Commentary

01.10.20

We Fought to Curtail Abusive Homelessness Policies in Cincinnati. And We Won.

By

David Carey and Joe Mead

Hamilton County has one of the highest rates of homelessness in Ohio.  In the City of Cincinnati alone, the United States Department of Housing and Urban Development estimates that over 7,500 people—about 1,800 of whom are children—will experience homelessness in any calendar year.  On a single day in 2016, some 6,000 people took refuge in County shelters, which are crowded to capacity and regularly forced to turn people away.  Left with no choice, groups of people experiencing homelessness have lived for years on Cincinnati’s Third Street, Fort Washington Way, and elsewhere in tents and other makeshift shelters.  These group encampments, though obviously far from ideal, are safer and more stable than camping alone.

After trying and failing to enact a legislative solution, Mayor John Cranley decided to solve the City’s homelessness crisis by punishing its most vulnerable victims.  On August 3, 2018, he announced that he had asked for his own City to be sued by the Hamilton County Prosecutor, in a collaborative effort to force citizens in encampments to disperse:

“This afternoon, I also asked for and have obtained the assistance of Hamilton County Prosecutor Joe Deters. Prosecutor Deters will be filing actions in state court and we will file motions in federal court. I thank Prosecutor Deters for his help in this matter. Together we will continue to pursue all strategies to end this unsafe practice. I ask for patience as we pursued (sic) appropriate court orders.” 

–Press Release from Mayor John Cranley, Aug. 3, 2018

True to the Mayor’s word, the County Prosecutor sued the City three days later, in Hamilton County court.  Also as the Mayor had promised, the City’s attorneys put up no resistance: to the contrary, they worked together with the prosecutor’s office, passing along documents and evidence to help build the case against their own City.

The lawsuit unfolded at breakneck speed.  Prosecutors filed an expanding series of requests that homeless encampments be broken up: first to break up encampments throughout the City’s public land, then those in public spaces across the entire county, and finally those on any land in any part of Hamilton County, public or private.  The court rubber-stamped one request after another—and then, when the impacted people attempted to show up to a scheduled hearing to protest, the court cancelled the hearing.  A mere ten days after it started, the lawsuit was had served its purpose.   The result was staggering in scope.  By court order, anyone allowing or living in any encampment anywhere in Hamilton County, other than in a commercial, for-profit camp, was risking arrest and criminal punishment.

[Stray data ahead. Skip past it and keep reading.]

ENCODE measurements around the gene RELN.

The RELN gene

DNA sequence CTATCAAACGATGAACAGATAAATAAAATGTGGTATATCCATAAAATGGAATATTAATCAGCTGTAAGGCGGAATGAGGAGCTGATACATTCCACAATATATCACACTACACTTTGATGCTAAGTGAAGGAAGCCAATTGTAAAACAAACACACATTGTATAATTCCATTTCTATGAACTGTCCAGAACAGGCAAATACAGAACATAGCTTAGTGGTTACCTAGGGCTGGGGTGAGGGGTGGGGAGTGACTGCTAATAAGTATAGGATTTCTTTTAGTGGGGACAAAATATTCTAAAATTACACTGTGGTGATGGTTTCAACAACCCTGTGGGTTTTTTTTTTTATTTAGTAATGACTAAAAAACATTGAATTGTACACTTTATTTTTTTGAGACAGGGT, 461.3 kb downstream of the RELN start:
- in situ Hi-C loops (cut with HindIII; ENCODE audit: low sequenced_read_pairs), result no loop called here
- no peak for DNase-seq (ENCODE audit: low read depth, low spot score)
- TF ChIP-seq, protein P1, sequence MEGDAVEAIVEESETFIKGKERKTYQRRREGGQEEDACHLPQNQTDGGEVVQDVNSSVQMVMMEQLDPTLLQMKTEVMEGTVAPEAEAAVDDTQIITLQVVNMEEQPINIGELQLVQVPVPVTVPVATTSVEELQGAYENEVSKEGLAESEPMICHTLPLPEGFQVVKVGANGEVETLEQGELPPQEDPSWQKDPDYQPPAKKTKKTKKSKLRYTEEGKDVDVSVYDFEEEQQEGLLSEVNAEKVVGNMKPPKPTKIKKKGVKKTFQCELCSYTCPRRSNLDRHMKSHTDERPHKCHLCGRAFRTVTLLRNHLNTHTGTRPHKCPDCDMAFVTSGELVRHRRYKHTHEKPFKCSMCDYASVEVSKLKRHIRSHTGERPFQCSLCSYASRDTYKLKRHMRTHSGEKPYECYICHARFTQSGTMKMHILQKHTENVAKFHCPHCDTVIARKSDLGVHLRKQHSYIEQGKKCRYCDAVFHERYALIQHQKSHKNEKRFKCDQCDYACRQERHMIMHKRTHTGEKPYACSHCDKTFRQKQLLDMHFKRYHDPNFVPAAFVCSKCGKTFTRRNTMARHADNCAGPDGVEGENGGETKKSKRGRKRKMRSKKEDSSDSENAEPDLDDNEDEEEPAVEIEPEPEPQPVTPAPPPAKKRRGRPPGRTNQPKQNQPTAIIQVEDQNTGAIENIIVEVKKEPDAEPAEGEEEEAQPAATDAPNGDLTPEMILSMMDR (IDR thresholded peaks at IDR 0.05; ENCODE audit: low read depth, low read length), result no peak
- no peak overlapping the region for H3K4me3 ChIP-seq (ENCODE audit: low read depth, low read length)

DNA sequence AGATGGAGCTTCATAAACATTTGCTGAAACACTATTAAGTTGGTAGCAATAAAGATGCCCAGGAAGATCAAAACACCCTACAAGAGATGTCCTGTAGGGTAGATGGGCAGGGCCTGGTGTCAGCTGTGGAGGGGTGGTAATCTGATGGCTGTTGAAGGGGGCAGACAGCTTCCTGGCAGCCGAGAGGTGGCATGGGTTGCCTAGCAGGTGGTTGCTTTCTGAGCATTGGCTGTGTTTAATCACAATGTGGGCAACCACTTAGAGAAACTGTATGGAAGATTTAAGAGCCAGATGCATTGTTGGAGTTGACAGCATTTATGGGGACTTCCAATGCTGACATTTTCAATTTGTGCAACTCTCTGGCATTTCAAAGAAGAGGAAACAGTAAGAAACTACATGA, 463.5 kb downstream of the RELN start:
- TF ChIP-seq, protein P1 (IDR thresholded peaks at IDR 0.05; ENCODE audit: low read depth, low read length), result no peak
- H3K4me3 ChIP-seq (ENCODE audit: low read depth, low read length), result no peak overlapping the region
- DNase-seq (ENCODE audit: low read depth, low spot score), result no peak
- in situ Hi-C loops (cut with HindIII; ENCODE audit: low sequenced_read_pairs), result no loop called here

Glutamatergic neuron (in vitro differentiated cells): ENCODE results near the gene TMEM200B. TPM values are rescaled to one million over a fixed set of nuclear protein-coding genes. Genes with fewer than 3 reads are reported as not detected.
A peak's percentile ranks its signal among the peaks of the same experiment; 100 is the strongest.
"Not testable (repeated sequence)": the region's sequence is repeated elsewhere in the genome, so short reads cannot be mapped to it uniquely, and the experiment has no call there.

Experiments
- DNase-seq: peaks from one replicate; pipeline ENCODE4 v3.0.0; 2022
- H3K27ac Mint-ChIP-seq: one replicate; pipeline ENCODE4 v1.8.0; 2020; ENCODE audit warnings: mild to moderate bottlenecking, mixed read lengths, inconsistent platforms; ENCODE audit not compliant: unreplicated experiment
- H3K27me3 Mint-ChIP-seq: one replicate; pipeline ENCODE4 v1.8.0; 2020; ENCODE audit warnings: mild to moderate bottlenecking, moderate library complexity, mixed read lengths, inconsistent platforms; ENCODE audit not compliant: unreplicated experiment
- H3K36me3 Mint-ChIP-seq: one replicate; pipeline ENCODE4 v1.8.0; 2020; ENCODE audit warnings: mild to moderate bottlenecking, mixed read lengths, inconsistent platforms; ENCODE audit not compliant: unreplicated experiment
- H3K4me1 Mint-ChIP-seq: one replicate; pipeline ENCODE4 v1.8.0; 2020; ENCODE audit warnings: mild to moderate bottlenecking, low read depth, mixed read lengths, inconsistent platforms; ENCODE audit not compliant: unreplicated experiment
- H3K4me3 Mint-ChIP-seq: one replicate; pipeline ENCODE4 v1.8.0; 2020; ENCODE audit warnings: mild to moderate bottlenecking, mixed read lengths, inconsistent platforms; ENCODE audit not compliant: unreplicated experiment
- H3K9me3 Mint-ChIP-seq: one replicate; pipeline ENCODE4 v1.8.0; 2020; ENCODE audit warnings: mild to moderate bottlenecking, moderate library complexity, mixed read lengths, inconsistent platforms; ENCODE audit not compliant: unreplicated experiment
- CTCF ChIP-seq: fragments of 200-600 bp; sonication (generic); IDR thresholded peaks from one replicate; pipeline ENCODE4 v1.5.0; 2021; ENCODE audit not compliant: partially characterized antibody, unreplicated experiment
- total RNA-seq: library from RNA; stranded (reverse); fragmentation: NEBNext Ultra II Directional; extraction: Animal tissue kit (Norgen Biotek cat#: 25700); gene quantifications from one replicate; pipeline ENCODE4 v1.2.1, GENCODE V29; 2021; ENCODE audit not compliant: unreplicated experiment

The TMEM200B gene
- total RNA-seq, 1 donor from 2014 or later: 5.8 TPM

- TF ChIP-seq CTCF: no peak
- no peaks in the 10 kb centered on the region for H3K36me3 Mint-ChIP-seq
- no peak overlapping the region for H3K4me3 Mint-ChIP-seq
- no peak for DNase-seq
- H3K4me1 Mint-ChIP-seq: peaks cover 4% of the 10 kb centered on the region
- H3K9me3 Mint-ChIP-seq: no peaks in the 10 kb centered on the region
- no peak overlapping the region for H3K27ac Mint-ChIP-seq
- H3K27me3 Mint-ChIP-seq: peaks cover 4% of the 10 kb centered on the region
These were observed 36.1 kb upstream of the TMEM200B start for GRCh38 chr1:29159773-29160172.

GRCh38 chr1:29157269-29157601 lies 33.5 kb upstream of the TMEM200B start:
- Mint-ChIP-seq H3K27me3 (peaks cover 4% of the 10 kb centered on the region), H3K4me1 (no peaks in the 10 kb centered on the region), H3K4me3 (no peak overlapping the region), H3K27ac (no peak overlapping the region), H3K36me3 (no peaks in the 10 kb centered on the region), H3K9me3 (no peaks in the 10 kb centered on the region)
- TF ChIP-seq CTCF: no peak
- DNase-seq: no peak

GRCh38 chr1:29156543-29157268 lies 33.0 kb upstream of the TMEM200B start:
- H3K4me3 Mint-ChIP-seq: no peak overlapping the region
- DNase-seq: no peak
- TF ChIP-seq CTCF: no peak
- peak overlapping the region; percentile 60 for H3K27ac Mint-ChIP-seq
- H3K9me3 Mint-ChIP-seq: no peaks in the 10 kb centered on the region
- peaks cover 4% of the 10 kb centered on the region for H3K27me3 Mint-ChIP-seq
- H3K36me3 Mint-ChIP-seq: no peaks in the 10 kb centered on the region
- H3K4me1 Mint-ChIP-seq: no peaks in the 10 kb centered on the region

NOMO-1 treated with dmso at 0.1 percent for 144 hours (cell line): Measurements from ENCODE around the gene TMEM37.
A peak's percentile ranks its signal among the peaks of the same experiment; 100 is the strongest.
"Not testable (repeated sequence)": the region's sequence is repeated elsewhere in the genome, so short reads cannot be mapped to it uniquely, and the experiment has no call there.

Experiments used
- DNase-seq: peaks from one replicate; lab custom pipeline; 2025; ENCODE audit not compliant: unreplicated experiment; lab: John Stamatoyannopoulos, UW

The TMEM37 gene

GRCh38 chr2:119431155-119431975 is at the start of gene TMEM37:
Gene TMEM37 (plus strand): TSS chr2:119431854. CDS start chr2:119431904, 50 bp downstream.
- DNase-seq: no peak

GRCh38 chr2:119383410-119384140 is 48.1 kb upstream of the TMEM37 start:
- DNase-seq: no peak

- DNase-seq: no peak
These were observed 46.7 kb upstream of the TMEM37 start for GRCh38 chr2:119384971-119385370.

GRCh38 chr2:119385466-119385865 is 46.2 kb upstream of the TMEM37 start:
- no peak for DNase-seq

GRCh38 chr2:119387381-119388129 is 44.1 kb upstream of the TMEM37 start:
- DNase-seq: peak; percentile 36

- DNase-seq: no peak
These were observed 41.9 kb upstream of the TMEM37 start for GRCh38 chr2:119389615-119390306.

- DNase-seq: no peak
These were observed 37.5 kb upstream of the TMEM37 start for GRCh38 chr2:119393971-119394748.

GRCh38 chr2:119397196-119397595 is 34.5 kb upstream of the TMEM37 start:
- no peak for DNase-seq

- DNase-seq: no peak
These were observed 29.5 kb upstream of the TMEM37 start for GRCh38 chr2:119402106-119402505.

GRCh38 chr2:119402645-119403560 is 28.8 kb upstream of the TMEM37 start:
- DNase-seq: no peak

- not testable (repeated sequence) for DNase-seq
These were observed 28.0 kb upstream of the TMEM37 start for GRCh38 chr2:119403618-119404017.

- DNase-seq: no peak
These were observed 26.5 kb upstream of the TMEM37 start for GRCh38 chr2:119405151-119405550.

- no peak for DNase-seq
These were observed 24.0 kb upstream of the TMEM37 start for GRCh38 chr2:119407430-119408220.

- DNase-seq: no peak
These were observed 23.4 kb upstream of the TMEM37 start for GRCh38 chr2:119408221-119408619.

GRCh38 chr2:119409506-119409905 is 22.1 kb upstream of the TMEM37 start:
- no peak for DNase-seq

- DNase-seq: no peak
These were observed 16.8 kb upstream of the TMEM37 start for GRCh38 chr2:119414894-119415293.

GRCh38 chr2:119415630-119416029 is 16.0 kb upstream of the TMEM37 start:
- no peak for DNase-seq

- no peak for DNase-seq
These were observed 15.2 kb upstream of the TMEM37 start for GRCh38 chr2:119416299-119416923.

New Prospect Baptist Church, a 100-year-old religious institution in Cincinnati’s Roselawn neighborhood, was caught in the crossfire.  Under the leadership of Pastor Damon Lynch, III, New Prospect pursues a religious mission to provide help and shelter to those in need, including the thousands of Cincinnatians experiencing homelessness.  The church had even purchased and set aside campground space for use as a shelter—but under the court’s order, it would be committing a crime if it offered that land for use.

Courts are not legislatures.  They resolve specific disputes between specific parties; they don’t have the power to set county-wide policies or enact laws.  The fact that the Hamilton County court tried to do so was a troubling misuse of its authority, one that infringed on the rights of the helpless at the behest of powerful political figures.

So we sued.  The ACLU of Ohio, representing New Prospect, argued that the Hamilton County court did not have the power to issue the order that it did.  After over a year of litigation, the First Circuit Court of Appeals agreed, and struck down large portions of the unlawful order.  Anyone hosting or living in an encampment on private land—like New Prospect’s charitable campground—or in areas of Hamilton County outside the City of Cincinnati, is now free from the county court’s order.

The fight for fair and compassionate homelessness policies in Cincinnati and across Ohio will likely rage on.  But when overzealous governments overstep their power to trample on the civil rights of the helpless, they risk being challenged in court, and stopped.  New Prospect’s and the ACLU of Ohio’s victory here will send that message.

 

 

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